This explanation uses Uranium - 235, the atom most commonly used in nuclear reactors. The Uranium atom has many protons, thus making it unstable. Since the nucleus of the atom is so unstable it wants to split itself apart, causing a spontaneous fission. When the nuclei of a Uranium atom splits apart, it splits into two atoms. Commonly the nucleus splits into Barium and Krypton; however, it can split into any two atoms as long as the number of protons equals the original amount of the protons found in the Uranium.
fragments" as well as less massive particles as the Neutrons). In the Nuclear Reactors this splitting is induced by the interaction of a neutron with a fissionable nucleus. Under suitable conditions, a "chain" reaction of fission in which events may be sustained. The energy released from the fission reactions provide heat, part of which is ultimately converted into electricity. In the present day Nuclear power plants, this heat is removed from the Nuclear fuel by water that is pumped past rods containing fuel.
These isotopes are highly radioactive. The isotope catches the fast moving neutrons created by the splitting atoms, it repels the slower moving protons and electrons, then gathers the neutrons and pulls them inward. While all these atoms are flying about they smash together then split many of many times, this is when the reactor grabs and pulls in the frictional energy to be processed into electrical watts. This usually causes heat or thermal energy, this must be removed by some kind of a coolant. Most power plants use water or another type of liquid based formula.
Heat is produced in a nuclear reactor when neutrons strike Uranium atoms causing them to fission in a continuous chain reaction. Control elements, which are made of materials that absorb neutrons, are placed among the fuel assemblies. When the control elements, or control rods as they are often called, are pulled out of the core, more neutrons are available and the chain reaction speeds up, producing more heat. When they are inserted into the core, more neutrons are absorbed, and the chain reaction slows or stops, reducing the heat. Reactors can be used for research or for power production.
These facilities are: impounded, diversion, and pumped storage. Some of these facilities use dams and some don’t. Plants range from small systems, for a house or whole village, to big projects creating electricity for all kinds of utilities. The impoundment facility is the most seen type of hydropower plant. This facility is a large hydropower system that uses a dam to store water in a reservoir.
A few chiliads of these fuel assemblies are grouped together and settled into a nuclear reactor. Nuclear fission commences as a neutron is thrown into the reactor. The neutron strikes an atom of U235. This releases heat, neutrons, tin, and molybdenum. The newly released neutrons strike more atoms of U235, thus creating a chain reaction.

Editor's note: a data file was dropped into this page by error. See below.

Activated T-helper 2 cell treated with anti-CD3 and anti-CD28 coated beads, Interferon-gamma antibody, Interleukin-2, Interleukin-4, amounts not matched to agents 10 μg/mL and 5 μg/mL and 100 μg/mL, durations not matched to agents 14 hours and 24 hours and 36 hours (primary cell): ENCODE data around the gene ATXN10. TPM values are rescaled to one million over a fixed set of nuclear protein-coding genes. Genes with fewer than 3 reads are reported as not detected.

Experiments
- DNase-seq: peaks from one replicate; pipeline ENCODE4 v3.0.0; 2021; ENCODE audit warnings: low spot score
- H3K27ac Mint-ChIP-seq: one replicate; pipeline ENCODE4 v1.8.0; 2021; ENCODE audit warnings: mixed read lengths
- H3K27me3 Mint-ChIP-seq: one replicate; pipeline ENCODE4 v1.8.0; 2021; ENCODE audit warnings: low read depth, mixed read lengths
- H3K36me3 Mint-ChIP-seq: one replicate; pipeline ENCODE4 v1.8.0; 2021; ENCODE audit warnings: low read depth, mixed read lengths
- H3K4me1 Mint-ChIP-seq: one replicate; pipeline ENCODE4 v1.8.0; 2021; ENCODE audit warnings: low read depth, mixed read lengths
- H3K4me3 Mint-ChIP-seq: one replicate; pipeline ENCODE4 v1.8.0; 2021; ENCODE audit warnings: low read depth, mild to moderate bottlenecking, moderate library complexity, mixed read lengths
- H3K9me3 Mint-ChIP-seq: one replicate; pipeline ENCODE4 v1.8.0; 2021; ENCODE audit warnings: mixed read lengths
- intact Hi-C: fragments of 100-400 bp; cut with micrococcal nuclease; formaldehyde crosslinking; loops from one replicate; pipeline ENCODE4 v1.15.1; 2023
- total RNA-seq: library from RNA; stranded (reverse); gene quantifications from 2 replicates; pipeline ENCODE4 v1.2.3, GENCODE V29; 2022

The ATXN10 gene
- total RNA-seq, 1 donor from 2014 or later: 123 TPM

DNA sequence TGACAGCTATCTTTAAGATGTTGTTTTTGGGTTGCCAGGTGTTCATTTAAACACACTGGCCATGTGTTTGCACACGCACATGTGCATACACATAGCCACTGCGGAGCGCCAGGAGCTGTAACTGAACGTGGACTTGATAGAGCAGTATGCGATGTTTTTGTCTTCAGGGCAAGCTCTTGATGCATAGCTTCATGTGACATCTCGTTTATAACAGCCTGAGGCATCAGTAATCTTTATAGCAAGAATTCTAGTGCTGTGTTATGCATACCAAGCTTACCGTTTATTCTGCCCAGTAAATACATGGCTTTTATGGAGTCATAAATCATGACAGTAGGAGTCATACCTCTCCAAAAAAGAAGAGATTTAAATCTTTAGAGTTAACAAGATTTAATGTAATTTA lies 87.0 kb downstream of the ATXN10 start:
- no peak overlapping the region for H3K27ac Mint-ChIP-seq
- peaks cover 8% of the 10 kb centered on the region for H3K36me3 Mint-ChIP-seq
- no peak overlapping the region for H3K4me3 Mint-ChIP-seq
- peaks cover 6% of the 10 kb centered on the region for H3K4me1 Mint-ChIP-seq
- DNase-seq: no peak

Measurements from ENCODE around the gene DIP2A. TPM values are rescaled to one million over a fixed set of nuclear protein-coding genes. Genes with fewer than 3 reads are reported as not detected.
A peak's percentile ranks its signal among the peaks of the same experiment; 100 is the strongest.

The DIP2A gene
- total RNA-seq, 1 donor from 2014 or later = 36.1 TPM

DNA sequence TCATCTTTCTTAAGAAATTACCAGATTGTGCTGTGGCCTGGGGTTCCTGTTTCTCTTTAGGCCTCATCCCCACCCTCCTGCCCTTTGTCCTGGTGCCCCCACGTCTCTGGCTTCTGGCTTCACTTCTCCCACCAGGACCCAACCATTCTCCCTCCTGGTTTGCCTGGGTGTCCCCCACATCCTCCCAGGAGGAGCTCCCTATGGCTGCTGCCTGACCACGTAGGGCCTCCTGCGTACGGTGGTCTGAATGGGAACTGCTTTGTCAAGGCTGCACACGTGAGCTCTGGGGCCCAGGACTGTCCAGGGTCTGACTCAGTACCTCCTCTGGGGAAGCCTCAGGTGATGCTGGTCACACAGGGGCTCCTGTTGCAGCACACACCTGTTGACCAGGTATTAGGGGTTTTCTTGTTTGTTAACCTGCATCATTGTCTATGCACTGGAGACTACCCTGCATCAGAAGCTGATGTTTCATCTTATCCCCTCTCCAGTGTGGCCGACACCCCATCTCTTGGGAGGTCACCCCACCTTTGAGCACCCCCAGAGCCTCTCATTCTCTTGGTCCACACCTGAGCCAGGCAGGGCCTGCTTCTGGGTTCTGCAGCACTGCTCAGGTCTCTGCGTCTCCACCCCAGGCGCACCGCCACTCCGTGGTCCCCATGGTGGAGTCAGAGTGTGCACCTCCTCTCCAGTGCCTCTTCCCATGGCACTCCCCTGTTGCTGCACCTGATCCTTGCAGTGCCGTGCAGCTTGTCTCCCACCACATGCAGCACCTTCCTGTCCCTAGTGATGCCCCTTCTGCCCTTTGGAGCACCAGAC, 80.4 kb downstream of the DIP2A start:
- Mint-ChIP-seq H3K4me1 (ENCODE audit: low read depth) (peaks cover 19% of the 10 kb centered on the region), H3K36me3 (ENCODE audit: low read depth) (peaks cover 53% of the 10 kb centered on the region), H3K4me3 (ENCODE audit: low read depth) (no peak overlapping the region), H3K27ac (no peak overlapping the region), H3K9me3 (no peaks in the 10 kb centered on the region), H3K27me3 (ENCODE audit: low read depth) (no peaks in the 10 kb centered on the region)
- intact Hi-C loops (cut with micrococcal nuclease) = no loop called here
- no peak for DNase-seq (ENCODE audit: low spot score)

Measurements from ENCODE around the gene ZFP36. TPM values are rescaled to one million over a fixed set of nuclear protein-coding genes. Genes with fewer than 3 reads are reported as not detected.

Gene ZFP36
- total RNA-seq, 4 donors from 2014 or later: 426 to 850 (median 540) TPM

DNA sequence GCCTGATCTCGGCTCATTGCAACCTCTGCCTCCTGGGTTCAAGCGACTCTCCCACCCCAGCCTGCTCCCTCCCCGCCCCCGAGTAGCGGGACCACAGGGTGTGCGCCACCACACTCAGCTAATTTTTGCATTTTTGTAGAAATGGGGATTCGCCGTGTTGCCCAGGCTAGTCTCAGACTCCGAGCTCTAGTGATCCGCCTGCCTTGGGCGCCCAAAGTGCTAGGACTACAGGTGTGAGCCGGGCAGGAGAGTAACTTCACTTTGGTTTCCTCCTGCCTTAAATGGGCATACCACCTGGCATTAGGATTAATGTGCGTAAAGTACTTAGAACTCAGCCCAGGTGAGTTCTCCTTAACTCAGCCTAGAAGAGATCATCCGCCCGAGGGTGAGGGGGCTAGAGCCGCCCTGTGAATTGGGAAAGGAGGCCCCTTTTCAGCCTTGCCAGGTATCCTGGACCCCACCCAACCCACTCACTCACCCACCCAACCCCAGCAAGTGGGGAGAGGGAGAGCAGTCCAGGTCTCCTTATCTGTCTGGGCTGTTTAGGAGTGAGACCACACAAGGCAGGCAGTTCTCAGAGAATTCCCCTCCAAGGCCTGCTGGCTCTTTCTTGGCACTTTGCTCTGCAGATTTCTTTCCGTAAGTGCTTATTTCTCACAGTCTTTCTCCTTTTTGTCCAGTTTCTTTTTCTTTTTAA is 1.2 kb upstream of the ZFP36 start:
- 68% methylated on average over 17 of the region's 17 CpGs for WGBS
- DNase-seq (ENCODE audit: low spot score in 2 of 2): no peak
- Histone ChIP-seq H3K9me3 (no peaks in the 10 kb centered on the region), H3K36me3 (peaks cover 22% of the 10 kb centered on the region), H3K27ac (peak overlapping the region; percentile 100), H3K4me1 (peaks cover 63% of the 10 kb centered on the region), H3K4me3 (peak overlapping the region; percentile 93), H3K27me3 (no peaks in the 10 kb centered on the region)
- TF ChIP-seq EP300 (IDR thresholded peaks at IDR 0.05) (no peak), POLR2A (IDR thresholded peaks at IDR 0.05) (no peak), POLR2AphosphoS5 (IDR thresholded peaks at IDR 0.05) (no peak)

There are two different kinds of nuclear reactor fission and fusion reactors. “Fission is a nuclear reactor in which an atomic nucleus splits normally in to two comparably sized pieces”. This causes the release of massive amounts of energy in the form of ... ... middle of paper ... ...ar.org/info/inf06.html University of Wisconsin. (n.d.). Nuclear energy.
In 1789, Uranium was discovered by a German chemist. 149 years later in 1939, a German scientist by the name of Otto Hahn along, with his assistant Fritz Strassmann, discovered nuclear fission. Nuclear fission releases massive amounts of energy. But not only does it release massive amounts of energy, Nuclear fission will also release additional neutrons which can then produce fission in other uranium nuclei. Which could then turn into a self sufficient chain reaction which can produce massive amounts of energy.
Enriched uranium is used because when it breaks down in nature it heats Earth’s crust. In nuclear power plants enriched uranium heats water to create steam. Power plants create energy by splitting the nuclei inside each granule of uranium. This process is called nuclear fission (How does energy work, 2013). Nuclear energy is sometimes considered a renewable energy source.
According to Sandra Alters, nuclear reactors work like this: Fuel rods, made of zirconium, with pellets of fissionable fuel (uranium in the US) are assembled into bundles in the core of the reactor. They are surrounded by control rods, made of iron, cadmium, indium or silver, which absorb or capture neutrons to slow the reaction. Neutron moderation is also important because neutrons have to be slowed so that the atomic nucleus can capture them. By the process of fission, or splitting of the uranium nucleus into smaller fragments by bombarding with neutrons, heat is produced. In a Pressurized Water Reactor (PWR) this heat circulates in a pool of radioactive water, which transfers its heat to a second pool of water that produces steam, which runs through a turbine and turns the generator, turning mechanical energy into electrical energy.